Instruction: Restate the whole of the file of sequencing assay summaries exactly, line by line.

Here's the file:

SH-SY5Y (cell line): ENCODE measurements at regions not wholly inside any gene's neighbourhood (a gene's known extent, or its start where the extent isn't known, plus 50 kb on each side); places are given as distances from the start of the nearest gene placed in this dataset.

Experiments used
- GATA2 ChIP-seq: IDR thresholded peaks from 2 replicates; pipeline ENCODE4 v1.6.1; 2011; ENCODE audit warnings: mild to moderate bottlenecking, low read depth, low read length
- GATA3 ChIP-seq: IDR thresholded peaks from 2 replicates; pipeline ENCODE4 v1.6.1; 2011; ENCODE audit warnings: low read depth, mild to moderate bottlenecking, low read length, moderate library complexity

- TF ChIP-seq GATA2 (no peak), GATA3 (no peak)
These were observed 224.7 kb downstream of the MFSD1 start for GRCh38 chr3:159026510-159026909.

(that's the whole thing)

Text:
SH-SY5Y (cell line): ENCODE measurements at regions not wholly inside any gene's neighbourhood (a gene's known extent, or its start where the extent isn't known, plus 50 kb on each side); places are given as distances from the start of the nearest gene placed in this dataset.

Experiments used
- GATA2 ChIP-seq: IDR thresholded peaks from 2 replicates; pipeline ENCODE4 v1.6.1; 2011; ENCODE audit warnings: mild to moderate bottlenecking, low read depth, low read length
- GATA3 ChIP-seq: IDR thresholded peaks from 2 replicates; pipeline ENCODE4 v1.6.1; 2011; ENCODE audit warnings: low read depth, mild to moderate bottlenecking, low read length, moderate library complexity

- TF ChIP-seq GATA2 (no peak), GATA3 (no peak)
These were observed 224.7 kb downstream of the MFSD1 start for GRCh38 chr3:159026510-159026909.